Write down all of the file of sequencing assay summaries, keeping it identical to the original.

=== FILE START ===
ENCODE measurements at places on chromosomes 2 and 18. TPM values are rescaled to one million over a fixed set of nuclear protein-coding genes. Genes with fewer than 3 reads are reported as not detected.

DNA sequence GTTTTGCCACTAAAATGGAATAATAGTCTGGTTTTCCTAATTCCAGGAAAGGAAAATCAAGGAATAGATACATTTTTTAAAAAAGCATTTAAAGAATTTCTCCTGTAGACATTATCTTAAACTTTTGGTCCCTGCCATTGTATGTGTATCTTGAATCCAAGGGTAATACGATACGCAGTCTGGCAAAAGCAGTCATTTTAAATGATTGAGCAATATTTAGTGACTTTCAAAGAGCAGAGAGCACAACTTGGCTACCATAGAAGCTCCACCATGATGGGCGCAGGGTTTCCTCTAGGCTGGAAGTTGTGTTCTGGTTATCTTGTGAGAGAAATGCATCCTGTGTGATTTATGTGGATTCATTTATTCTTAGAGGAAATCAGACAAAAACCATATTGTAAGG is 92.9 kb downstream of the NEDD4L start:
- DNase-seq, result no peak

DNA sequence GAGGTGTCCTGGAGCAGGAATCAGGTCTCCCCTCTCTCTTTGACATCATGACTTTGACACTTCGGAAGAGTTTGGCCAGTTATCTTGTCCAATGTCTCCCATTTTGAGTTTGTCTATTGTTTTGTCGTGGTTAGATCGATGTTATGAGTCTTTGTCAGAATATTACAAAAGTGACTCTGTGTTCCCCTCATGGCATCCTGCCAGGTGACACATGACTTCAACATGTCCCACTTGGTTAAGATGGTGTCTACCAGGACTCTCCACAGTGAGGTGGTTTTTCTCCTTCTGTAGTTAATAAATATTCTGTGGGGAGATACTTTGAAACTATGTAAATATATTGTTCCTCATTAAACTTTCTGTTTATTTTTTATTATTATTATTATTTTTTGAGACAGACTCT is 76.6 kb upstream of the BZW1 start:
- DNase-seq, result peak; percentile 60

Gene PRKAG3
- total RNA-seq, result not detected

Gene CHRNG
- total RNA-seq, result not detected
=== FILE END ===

ENCODE measurements at places on chromosomes 2 and 18. TPM values are rescaled to one million over a fixed set of nuclear protein-coding genes. Genes with fewer than 3 reads are reported as not detected.

DNA sequence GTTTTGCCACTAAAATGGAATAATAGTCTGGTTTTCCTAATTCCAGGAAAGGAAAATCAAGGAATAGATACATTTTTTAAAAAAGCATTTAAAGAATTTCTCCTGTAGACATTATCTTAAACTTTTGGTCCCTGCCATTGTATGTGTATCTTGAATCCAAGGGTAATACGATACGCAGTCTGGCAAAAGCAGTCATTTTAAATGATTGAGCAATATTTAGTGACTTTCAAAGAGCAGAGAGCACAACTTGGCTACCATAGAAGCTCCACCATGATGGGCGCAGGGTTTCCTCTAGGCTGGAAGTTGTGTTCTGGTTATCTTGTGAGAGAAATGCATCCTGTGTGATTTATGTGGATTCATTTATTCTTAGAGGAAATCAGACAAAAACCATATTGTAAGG is 92.9 kb downstream of the NEDD4L start:
- DNase-seq, result no peak

DNA sequence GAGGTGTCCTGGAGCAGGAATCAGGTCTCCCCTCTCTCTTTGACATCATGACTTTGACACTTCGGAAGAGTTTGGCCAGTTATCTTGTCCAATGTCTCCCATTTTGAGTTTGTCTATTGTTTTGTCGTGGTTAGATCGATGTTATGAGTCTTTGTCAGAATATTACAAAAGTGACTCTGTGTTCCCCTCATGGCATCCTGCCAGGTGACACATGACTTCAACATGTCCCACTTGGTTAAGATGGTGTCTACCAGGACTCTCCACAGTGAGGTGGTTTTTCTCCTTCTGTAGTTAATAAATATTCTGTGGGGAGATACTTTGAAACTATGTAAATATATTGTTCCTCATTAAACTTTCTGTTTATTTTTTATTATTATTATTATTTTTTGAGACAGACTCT is 76.6 kb upstream of the BZW1 start:
- DNase-seq, result peak; percentile 60

Gene PRKAG3
- total RNA-seq, result not detected

Gene CHRNG
- total RNA-seq, result not detected